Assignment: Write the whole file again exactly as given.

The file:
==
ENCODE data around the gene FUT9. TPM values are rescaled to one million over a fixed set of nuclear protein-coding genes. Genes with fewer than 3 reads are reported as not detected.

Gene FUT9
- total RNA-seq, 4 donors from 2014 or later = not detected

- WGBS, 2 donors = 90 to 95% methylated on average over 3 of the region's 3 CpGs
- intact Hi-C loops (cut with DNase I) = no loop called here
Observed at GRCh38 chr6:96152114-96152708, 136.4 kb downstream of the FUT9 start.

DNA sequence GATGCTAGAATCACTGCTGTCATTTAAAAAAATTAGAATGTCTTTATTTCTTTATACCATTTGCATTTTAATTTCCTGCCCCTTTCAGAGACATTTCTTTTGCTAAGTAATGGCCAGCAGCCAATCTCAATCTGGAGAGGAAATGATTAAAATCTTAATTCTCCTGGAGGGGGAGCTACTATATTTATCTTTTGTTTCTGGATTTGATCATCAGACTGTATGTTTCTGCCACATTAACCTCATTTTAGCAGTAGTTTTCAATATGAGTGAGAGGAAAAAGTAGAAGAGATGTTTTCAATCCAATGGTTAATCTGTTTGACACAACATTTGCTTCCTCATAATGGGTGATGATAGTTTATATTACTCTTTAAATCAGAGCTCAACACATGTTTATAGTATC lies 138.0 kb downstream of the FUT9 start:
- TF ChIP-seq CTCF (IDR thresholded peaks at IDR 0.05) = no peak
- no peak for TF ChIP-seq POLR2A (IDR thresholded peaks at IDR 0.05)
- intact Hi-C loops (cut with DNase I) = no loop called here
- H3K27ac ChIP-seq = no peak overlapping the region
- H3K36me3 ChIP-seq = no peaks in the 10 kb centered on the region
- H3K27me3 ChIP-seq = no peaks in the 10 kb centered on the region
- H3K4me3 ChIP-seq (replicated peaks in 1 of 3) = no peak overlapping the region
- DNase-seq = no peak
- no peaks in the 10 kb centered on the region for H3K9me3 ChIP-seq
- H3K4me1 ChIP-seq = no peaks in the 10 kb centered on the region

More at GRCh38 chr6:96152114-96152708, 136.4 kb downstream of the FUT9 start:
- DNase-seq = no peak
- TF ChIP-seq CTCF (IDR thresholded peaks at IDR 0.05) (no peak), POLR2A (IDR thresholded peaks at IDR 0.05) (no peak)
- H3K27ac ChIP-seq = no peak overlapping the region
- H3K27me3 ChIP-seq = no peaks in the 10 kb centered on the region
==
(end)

ENCODE data around the gene FUT9. TPM values are rescaled to one million over a fixed set of nuclear protein-coding genes. Genes with fewer than 3 reads are reported as not detected.

Gene FUT9
- total RNA-seq, 4 donors from 2014 or later = not detected

- WGBS, 2 donors = 90 to 95% methylated on average over 3 of the region's 3 CpGs
- intact Hi-C loops (cut with DNase I) = no loop called here
Observed at GRCh38 chr6:96152114-96152708, 136.4 kb downstream of the FUT9 start.

DNA sequence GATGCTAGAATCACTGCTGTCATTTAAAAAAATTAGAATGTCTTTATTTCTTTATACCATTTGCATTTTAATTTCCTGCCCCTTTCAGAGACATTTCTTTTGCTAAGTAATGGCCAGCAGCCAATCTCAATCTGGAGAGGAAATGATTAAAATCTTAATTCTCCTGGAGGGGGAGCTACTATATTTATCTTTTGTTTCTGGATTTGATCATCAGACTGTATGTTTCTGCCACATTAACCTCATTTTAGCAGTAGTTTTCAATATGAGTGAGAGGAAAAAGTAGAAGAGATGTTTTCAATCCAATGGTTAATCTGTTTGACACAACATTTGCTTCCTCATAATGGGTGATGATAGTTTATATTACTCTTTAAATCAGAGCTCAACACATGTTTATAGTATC lies 138.0 kb downstream of the FUT9 start:
- TF ChIP-seq CTCF (IDR thresholded peaks at IDR 0.05) = no peak
- no peak for TF ChIP-seq POLR2A (IDR thresholded peaks at IDR 0.05)
- intact Hi-C loops (cut with DNase I) = no loop called here
- H3K27ac ChIP-seq = no peak overlapping the region
- H3K36me3 ChIP-seq = no peaks in the 10 kb centered on the region
- H3K27me3 ChIP-seq = no peaks in the 10 kb centered on the region
- H3K4me3 ChIP-seq (replicated peaks in 1 of 3) = no peak overlapping the region
- DNase-seq = no peak
- no peaks in the 10 kb centered on the region for H3K9me3 ChIP-seq
- H3K4me1 ChIP-seq = no peaks in the 10 kb centered on the region

More at GRCh38 chr6:96152114-96152708, 136.4 kb downstream of the FUT9 start:
- DNase-seq = no peak
- TF ChIP-seq CTCF (IDR thresholded peaks at IDR 0.05) (no peak), POLR2A (IDR thresholded peaks at IDR 0.05) (no peak)
- H3K27ac ChIP-seq = no peak overlapping the region
- H3K27me3 ChIP-seq = no peaks in the 10 kb centered on the region